What is the Winnipeg Jets Michael Frolik worth?
Recently the Jets have put Mark Scheifele in between Evander Kane and Michael Frolik. Of the three players, Frolik has probably been garnering the least amount of attention. Scheifele is the first draft pick of Jets 2.0 and consequently, is a player that fans have an endless degree of interest in. To the left side, Evander Kane is a polarizing player with goal scoring abilities that many desire, but can only imagine possessing. Then there is Frolik. The former first round pick had designs on a career that would see him as a point-producer, when drafted by Florida tenth overall in the 2006 NHL Entry Draft. After an impressive rookie season where he produced 45 points in 79 games, the Czech native has not yet reached that total a second time, and saw his primary role change following a trade to the Chicago Blackhawks where he helped the team win a Stanley Cup.
With this summer’s trade to Winnipeg, Jets fans were hoping Frolik would help on the penalty kill and would improve the team’s depth on the wing. Instead, Frolik has not been counted on as much on the penalty kill as some anticipated, and while he has successfully improved the team’s depth on the wings, he is now playing a significant role on the team’s second line with the aforementioned Scheifele and Kane.
Frolik is a pending restricted free agent (RFA), which means he is not under contract for next season and to retain his rights the Jets will have to tender a qualify offer to him in the summer. It is probably a foregone conclusion that the team will tender him a qualifying offer because if the team chooses to forego that option then Frolik will be granted unrestricted free agency and have the freedom to sign wherever he wishes.
Tendering a qualifying offer merely allows the team to retain Frolik’s player rights; after such an offer is made–and we can assume for the purposes of this analysis that Frolik will not accept– the team can either sign him to a contract extension or the parties can head to arbitration.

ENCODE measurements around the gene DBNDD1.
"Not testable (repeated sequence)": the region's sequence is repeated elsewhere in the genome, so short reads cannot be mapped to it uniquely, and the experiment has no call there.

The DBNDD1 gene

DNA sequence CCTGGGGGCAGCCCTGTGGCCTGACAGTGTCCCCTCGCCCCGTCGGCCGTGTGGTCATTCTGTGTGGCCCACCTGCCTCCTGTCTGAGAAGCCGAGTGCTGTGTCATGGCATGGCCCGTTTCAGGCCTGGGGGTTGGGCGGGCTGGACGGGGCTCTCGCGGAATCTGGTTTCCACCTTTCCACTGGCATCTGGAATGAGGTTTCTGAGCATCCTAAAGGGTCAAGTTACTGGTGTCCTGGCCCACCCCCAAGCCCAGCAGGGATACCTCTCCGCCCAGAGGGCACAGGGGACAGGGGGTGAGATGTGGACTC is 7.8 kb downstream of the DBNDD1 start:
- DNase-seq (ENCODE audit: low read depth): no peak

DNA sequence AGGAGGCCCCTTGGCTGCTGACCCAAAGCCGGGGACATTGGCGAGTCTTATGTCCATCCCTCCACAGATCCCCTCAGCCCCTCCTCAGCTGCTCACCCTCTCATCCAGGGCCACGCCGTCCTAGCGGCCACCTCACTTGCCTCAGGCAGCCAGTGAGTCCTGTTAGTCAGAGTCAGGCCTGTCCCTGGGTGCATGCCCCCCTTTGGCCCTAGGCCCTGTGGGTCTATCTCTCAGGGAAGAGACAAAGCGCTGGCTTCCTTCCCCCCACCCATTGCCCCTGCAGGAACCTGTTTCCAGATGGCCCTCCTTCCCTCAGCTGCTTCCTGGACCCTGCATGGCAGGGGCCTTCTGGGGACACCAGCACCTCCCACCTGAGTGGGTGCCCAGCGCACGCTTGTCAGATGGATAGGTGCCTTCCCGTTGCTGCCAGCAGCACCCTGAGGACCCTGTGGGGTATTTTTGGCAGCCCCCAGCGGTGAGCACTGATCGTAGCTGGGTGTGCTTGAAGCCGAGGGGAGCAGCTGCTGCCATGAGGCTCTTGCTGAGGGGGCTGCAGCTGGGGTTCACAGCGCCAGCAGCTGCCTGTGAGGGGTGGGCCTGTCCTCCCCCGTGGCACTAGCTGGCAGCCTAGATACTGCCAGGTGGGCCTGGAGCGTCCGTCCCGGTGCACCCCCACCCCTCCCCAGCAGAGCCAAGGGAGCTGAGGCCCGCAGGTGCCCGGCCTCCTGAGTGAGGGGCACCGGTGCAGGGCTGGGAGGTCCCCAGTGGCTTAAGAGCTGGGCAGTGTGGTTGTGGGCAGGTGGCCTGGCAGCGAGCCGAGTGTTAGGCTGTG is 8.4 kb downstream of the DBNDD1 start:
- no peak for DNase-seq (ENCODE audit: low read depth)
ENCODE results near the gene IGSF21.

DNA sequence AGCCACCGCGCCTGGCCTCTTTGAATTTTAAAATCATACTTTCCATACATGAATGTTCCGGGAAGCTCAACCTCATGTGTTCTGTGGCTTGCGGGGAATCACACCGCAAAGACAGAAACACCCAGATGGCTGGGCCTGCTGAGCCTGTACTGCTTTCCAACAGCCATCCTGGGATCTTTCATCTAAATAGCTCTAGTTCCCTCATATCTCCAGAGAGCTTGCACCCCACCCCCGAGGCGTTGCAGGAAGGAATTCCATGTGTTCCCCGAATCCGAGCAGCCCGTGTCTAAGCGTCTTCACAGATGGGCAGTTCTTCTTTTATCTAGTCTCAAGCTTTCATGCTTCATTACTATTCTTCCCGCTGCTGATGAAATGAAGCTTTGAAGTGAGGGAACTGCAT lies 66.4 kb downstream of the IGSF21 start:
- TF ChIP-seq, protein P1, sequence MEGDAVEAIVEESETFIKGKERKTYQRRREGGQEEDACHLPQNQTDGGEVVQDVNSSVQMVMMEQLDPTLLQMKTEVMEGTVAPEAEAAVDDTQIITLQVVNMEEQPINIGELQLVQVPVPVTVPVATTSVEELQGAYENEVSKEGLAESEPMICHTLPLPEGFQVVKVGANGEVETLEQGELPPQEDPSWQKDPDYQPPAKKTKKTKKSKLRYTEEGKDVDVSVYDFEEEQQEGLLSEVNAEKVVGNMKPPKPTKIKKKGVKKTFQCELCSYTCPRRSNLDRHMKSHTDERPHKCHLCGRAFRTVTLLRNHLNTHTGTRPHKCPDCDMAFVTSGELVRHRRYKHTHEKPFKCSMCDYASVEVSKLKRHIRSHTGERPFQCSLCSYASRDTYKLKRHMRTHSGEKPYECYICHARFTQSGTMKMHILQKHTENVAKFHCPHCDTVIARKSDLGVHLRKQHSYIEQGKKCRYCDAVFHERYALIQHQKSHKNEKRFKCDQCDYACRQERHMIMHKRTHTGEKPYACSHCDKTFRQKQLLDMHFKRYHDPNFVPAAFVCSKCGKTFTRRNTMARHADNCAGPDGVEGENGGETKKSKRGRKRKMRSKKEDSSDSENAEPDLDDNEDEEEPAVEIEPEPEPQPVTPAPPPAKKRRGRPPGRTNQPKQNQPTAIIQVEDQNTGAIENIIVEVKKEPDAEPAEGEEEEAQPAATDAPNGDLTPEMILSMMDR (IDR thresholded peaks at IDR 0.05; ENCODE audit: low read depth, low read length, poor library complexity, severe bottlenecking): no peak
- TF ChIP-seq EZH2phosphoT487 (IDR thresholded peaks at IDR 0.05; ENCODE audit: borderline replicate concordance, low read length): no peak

Arbitration likely has some appeal for Frolik. The winger only has one season remaining (next season) before he is a UFA (he will have accrued seven years under contract thereby making him a UFA) and this limits the contract awarded in arbitration to a maximum of a one-year term. Therefore, Frolik can simply take the team to arbitration and receive whatever the arbitrator determines is his fair market value.
Alternatively, Frolik may determine that he is happy in the Jets’ fold and opt to negotiate a new contract with the team. In Winnipeg he has been given more of a scoring opportunity and has arguably been one of the key cogs in Scheifele’s development—insulating the young centerman defensively.
If Frolik opts to pursue a new contract with the Jets, then the recently signed contract by Anaheim Ducks forward Andrew Cogliano may be a very interesting comparable for both agent and team to follow.
Here are the comparable numbers between Andrew Cogliano and Michael Frolik:
Usually in these comparable pieces, one has to pick apart certain similarities between players but in this case the numbers are almost identical across the board. Looking at the above numbers, aside from power play ice-time this season, it’s apparent that Frolik and Cogliano are essentially the same player on paper.
That takes us to the financial aspect of the evaluation. If Cogliano signed for four years and $12 million then wouldn’t Frolik demand exactly that?
That certainly seems reasonable.
One final point is that Frolik is a pending RFA, as noted above, while Cogliano—being one year older than Frolik—was a pending UFA for the 2014-15 season. As such, the Jets could hold out for a small discount for next season.
That being said, considering Frolik’s arbitration rights and the fact he would likely earn at least that much, but likely more, on the open market and it probably ends up being most logical to offer him approximately the same amount of money over that term.
Fair market value: Four years, $12.00 million